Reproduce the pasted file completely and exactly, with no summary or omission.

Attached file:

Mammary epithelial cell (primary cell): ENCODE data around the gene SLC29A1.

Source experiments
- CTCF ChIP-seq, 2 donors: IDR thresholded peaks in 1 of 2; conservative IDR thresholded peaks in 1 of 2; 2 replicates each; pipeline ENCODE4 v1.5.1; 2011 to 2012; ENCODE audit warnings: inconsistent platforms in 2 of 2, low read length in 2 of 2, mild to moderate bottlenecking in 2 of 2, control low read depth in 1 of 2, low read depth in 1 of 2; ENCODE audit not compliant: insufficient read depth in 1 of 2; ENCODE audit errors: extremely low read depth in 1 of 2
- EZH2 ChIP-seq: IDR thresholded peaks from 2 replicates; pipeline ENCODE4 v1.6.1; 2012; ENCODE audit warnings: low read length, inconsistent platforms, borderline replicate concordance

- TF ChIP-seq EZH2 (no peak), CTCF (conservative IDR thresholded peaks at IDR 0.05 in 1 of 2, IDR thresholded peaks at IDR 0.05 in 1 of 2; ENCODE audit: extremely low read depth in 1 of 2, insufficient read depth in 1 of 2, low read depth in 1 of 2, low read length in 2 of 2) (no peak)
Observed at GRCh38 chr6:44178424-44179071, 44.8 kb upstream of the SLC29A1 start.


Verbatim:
Mammary epithelial cell (primary cell): ENCODE data around the gene SLC29A1.

Source experiments
- CTCF ChIP-seq, 2 donors: IDR thresholded peaks in 1 of 2; conservative IDR thresholded peaks in 1 of 2; 2 replicates each; pipeline ENCODE4 v1.5.1; 2011 to 2012; ENCODE audit warnings: inconsistent platforms in 2 of 2, low read length in 2 of 2, mild to moderate bottlenecking in 2 of 2, control low read depth in 1 of 2, low read depth in 1 of 2; ENCODE audit not compliant: insufficient read depth in 1 of 2; ENCODE audit errors: extremely low read depth in 1 of 2
- EZH2 ChIP-seq: IDR thresholded peaks from 2 replicates; pipeline ENCODE4 v1.6.1; 2012; ENCODE audit warnings: low read length, inconsistent platforms, borderline replicate concordance

- TF ChIP-seq EZH2 (no peak), CTCF (conservative IDR thresholded peaks at IDR 0.05 in 1 of 2, IDR thresholded peaks at IDR 0.05 in 1 of 2; ENCODE audit: extremely low read depth in 1 of 2, insufficient read depth in 1 of 2, low read depth in 1 of 2, low read length in 2 of 2) (no peak)
Observed at GRCh38 chr6:44178424-44179071, 44.8 kb upstream of the SLC29A1 start.